The Hes1-reporter plasmid was a kind gift from Dr. Ryoichiro Kageyama (Kyoto University, Kyoto, Japan) (21). WM115 or WM266-4 cells (5 × 104/well, in 24-well plates) were transfected using the FuGENE 6 reagent (Roche Applied Science) as per the manufacturer's instructions. After 48 h, cells were lysed in 100 μl of lysis buffer (Promega, Madison, WI). A Renilla luciferase reporter plasmid driven by a CMV promoter was co-transfected with the HES1 reporter construct at a 1:20 ratio to assess transfection efficiency. Activities of firefly and Renilla were assessed by the Dual-Luciferase assay system (Promega), and light production was measured for 10 s in a Monolight 2010 luminometer (Molecular Devices, Sunnyvale, CA).
Notch signaling was induced in WM115 (32,000/cm2) and WM266-4 (32,000/cm2) cells plated on dishes displaying immobilized FC- or FC-JAGGED1 ligand anchored to protein-A. Plasmids expressing Fc- and FC-JAGGED1 (22, 23) were kindly provided by Dr. Aaron Proweller (Case Western Reserve University, Cleveland, OH).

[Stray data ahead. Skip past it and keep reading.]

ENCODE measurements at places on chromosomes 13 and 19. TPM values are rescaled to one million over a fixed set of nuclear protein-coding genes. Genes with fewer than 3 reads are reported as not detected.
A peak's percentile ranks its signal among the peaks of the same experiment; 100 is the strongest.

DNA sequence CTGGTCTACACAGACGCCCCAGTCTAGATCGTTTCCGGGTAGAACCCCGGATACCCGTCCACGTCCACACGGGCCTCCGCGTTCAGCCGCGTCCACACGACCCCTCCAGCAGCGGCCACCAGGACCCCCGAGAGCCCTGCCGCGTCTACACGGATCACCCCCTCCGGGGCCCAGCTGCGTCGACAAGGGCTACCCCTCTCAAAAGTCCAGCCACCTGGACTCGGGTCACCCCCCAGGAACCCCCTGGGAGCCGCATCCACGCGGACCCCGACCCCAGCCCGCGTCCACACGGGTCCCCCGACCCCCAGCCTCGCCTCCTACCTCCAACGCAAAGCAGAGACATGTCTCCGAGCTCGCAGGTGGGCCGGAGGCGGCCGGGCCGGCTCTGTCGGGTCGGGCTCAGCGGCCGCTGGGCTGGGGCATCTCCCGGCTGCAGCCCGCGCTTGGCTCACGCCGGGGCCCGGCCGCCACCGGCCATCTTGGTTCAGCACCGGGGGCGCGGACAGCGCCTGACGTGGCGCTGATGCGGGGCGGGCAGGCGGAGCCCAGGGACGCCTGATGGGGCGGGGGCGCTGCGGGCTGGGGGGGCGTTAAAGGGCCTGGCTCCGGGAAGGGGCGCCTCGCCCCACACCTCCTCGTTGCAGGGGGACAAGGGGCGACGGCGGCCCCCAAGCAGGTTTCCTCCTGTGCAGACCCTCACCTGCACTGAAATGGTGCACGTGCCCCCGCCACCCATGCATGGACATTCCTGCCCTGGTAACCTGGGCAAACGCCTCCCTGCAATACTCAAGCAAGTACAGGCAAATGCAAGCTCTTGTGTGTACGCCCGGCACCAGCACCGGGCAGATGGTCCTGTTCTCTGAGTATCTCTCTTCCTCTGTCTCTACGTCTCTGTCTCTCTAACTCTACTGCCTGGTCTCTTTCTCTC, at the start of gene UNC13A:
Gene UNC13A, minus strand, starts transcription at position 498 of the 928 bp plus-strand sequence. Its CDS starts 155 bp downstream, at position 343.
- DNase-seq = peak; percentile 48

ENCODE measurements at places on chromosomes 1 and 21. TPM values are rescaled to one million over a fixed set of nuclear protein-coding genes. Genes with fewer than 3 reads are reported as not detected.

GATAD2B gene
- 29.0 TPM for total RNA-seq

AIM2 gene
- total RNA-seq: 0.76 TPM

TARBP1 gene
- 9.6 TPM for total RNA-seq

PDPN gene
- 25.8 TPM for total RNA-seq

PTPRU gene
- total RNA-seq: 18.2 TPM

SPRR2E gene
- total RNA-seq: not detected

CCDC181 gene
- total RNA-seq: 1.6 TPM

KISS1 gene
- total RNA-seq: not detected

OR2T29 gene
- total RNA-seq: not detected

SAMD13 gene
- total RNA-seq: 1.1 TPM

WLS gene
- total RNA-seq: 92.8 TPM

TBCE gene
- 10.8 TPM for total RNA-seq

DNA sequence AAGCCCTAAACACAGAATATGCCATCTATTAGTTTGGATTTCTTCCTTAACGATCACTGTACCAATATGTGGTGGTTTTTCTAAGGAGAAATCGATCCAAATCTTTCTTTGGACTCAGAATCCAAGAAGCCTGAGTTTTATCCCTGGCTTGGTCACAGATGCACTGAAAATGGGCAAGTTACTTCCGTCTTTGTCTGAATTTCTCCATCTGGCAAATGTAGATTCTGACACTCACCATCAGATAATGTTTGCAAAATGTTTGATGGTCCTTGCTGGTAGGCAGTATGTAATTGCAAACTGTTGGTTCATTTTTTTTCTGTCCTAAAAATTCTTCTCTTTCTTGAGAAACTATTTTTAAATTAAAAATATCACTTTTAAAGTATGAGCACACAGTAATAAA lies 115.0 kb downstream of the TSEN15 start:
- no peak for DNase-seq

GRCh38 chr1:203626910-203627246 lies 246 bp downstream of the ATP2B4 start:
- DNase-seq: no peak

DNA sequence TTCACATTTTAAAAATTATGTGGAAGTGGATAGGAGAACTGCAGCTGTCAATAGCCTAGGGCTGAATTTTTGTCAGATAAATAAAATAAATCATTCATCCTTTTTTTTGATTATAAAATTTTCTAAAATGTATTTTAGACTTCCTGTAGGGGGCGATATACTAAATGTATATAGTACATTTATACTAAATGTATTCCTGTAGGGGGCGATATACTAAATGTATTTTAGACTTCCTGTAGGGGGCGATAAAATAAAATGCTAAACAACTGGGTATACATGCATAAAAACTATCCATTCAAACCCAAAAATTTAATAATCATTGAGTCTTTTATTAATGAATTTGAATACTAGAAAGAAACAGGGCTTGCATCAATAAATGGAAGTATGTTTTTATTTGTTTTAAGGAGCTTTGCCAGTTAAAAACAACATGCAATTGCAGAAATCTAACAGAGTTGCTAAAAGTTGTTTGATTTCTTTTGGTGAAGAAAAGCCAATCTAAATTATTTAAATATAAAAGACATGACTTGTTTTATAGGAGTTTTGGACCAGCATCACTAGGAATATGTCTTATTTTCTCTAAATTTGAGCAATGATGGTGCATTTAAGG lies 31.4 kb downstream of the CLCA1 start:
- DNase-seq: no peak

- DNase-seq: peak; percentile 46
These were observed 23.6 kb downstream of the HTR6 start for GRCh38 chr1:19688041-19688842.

Cells (32,000/cm2) were plated in either untreated or FC- or FC-JAGGED1-coated dishes in complete DMEM, allowed to adhere, and then collected after 24 h after seeding. WM115 and WM266-4 cells for the Western blots relative to the growth curve assays in Fig. 4 were seeded at an initial density of 16,000/cm2. The γ-secretase inhibitor dibenzazepine (10 μm) was used as control for the identification of Notch1NIC that is cleaved at Val-1744. Total protein for all assays was extracted with urea lysis buffer (9 m urea; 75 mm Tris-HCl, pH 7.5, and 100 mm 2-mercaptoethanol), and 40–50 μg/sample was separated by 8–10% SDS-PAGE and transferred onto nitrocellulose membranes. Membranes were probed with the following antibodies: anti-Notch1-TM (C20, Santa Cruz Biotechnology, Santa Cruz, CA); anti-Notch1NIC (Val-1744) (Cell Signaling Technologies, Beverly, MA); anti MT1-MMP (clone LEM-2/15.8, Millipore, Billerica, MA); anti-ADAM10 (Abcam, Cambridge, MA); and anti-TACE (tumor necrosis factor-α-converting enzyme) (ADAM17) (eBioscience, San Diego, CA). Bands were detected using SuperSignal detection reagent (Thermo Scientific). Loading was normalized with anti-β-actin (Santa Cruz Biotechnology). Densitometric quantification of band intensity for each sample in Fig. 1, A and C, was normalized to band intensity of the respective β-actin. The resultant value was used for Pearson correlation analysis to compare the expression levels of each protease with those of Notch1NIC.